6 Small Home Projects to Tackle Without Spending Money

Hunker may earn compensation through affiliate links in this story.

If being cooped up at home has you feeling antsy to take on new projects but social distancing and the need to stay home are keeping you from running out to the nearest hardware store or craft supply shop, fear not! There are plenty of small, DIY projects you can undertake right at home that will fill your creative void, scratch the proverbial handy-person's itch, and even reduce your stress levels — all using some basic items or tools that you probably already have at home. Get ready to feel productive — you can thank us later!

Advertisement

1. Rearrange your furniture.

What better way to give new life to an existing space without spending a single penny than by simply moving some furniture around? Rearranging your furniture, even if it's just a few pieces, can really refresh any room and allow you to appreciate your space in a new way and look at your furniture with new eyes. If you've already had to relocate a desk from one room to another to create a home office, consider that a head start on this project. There's no time like the present to finish it!

2. De-clutter your home.

Whether you're able to go outside and enjoy it or not, spring has sprung, and that means that the season for cleaning has officially started. Because you're spending more time at home than usual, you may find that it's even more critical to be in a neat and tidy space and that it's more cathartic than usual to get rid of things you've never used or are outdated. Letting go of things can be hard, but you'll be in a cleaner, better organized, and more manageable home.

3. Repaint your furniture.

If rearranging your furniture has inspired you to go one step further in your stay-at-home renovation, consider painting a few pieces of furniture that you already have. Chances are you have a few cans of paint and some painting supplies lying around from previous projects. If the leftovers are from when you painted a room or two in your home, the paint is probably a neutral color that will work well in a range of different spaces. Now might also be the time to experiment with paint as well — think about patterns, stripes, mixing colors, whatever your heart desires.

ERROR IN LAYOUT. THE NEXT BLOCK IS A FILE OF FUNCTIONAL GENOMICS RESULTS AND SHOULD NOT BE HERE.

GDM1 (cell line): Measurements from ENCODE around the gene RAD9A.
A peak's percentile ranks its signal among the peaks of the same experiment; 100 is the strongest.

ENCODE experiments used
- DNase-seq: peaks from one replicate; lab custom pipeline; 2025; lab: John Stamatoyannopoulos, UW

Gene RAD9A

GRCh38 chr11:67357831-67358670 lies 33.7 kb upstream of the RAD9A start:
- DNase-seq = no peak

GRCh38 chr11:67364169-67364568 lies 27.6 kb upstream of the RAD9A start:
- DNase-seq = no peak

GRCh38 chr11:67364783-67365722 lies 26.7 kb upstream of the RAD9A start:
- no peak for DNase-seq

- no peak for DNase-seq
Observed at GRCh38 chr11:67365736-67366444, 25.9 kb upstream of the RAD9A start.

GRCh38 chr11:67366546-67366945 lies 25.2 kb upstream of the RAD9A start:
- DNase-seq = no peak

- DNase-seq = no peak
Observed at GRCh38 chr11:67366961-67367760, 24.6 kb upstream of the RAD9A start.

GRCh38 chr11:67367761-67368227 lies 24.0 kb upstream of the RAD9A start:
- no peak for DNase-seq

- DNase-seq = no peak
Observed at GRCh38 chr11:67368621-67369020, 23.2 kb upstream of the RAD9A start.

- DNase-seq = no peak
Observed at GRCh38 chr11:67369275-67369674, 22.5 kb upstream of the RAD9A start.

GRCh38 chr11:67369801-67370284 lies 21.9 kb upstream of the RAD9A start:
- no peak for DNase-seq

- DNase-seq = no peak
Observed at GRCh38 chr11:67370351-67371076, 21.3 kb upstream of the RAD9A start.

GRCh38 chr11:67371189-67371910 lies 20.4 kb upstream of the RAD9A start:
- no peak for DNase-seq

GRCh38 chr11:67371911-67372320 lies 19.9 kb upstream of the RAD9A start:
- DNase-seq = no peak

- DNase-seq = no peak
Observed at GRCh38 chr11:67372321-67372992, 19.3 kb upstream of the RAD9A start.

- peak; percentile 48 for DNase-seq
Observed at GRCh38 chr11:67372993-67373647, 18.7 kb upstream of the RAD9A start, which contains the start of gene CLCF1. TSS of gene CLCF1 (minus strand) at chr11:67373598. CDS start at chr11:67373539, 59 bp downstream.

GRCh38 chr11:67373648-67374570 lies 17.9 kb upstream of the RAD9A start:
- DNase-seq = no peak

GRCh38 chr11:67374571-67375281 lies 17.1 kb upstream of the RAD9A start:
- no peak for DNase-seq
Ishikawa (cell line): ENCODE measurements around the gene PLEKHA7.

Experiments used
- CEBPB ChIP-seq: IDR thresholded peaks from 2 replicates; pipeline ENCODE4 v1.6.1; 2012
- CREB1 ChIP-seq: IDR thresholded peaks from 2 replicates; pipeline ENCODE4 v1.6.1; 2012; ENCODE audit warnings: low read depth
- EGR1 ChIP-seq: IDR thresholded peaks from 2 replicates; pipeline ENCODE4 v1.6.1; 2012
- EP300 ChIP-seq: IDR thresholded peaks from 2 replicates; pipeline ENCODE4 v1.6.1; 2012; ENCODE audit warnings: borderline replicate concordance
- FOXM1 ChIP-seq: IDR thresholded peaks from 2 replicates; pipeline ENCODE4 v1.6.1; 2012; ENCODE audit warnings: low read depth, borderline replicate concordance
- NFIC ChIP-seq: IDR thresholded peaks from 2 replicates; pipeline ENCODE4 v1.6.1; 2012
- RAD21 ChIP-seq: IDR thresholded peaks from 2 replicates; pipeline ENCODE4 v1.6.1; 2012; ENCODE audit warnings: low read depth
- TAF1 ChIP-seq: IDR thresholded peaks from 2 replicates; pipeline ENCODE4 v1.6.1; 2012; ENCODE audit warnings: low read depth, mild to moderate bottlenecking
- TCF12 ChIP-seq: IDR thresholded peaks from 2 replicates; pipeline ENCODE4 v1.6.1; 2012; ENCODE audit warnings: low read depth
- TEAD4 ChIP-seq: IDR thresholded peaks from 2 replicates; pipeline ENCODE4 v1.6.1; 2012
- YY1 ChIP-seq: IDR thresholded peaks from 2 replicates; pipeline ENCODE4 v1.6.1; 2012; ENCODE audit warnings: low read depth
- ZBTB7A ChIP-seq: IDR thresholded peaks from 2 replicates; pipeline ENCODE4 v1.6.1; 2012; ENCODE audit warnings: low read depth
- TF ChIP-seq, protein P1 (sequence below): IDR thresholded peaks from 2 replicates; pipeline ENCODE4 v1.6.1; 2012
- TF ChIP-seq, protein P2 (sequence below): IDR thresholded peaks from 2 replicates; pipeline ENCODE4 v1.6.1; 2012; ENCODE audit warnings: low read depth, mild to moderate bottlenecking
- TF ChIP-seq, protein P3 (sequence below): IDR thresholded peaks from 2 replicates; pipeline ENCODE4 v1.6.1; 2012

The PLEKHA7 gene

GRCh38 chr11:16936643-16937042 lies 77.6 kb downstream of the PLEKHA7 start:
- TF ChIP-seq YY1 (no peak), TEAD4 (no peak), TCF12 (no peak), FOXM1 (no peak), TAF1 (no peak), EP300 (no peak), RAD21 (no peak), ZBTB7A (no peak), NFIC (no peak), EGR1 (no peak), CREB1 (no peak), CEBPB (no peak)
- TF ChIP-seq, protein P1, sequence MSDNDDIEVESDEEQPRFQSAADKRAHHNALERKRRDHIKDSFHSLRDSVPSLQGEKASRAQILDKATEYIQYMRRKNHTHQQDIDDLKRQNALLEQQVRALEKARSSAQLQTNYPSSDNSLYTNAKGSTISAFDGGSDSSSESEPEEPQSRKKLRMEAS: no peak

Advertisement

4. Take on the long-procrastinated project.

We all have those couple of projects that we always mean address on a Sunday afternoon when there's nothing better to do ... only to find that we're very good at finding better things to do! Whether it's fixing that broken shelf in the closet (you just scored extra closet space!), sorting through your sock drawer and discovering the ones that no longer have a match (how are there so many? Where do they go?), or installing the picture that's been sitting on your floor (it really does look better at eye level) for months, you'll feel a definite surge of accomplishment and satisfaction once you've knocked this little project out.

5. Treat yourself to some DIY aromatherapy.

The concept of aromatherapy is pretty straightforward: certain scents, usually in the form of essential oils and aromatics, can promote health and well-being both physically and emotionally. Just because you don't have a bottle of essential oil or a scented candle lying around doesn't mean you can't benefit, though. Try boiling some citrus peels with cinnamon and a few other pantry spices and you'll feel energized and invigorated, ready for whatever your day has in store for you (even if it's just working from home).

6. Work on your artful arranging.

If rearranging your furniture feels like too big of a task (or something you've already completed!), turn your attention — and your eye — to rearranging your shelves, coffee tables, credenza, or anywhere where you have stacks of books or items to display. Play around with the number of items (our eyes tend to prefer odd numbers rather than even, because they seek a center point), symmetry versus asymmetry, and varying heights of items. You may also want to think about with color versus monochrome, different textures and materials, and other visual characteristics before settling on your preferred scheme — which, of course, you can always update and change!

Advertisement


Kate Reggev, AIA, is New York-based architect, design writer, architectural historian, and educator with a love for buildings — old, new, and everything in between.

View Work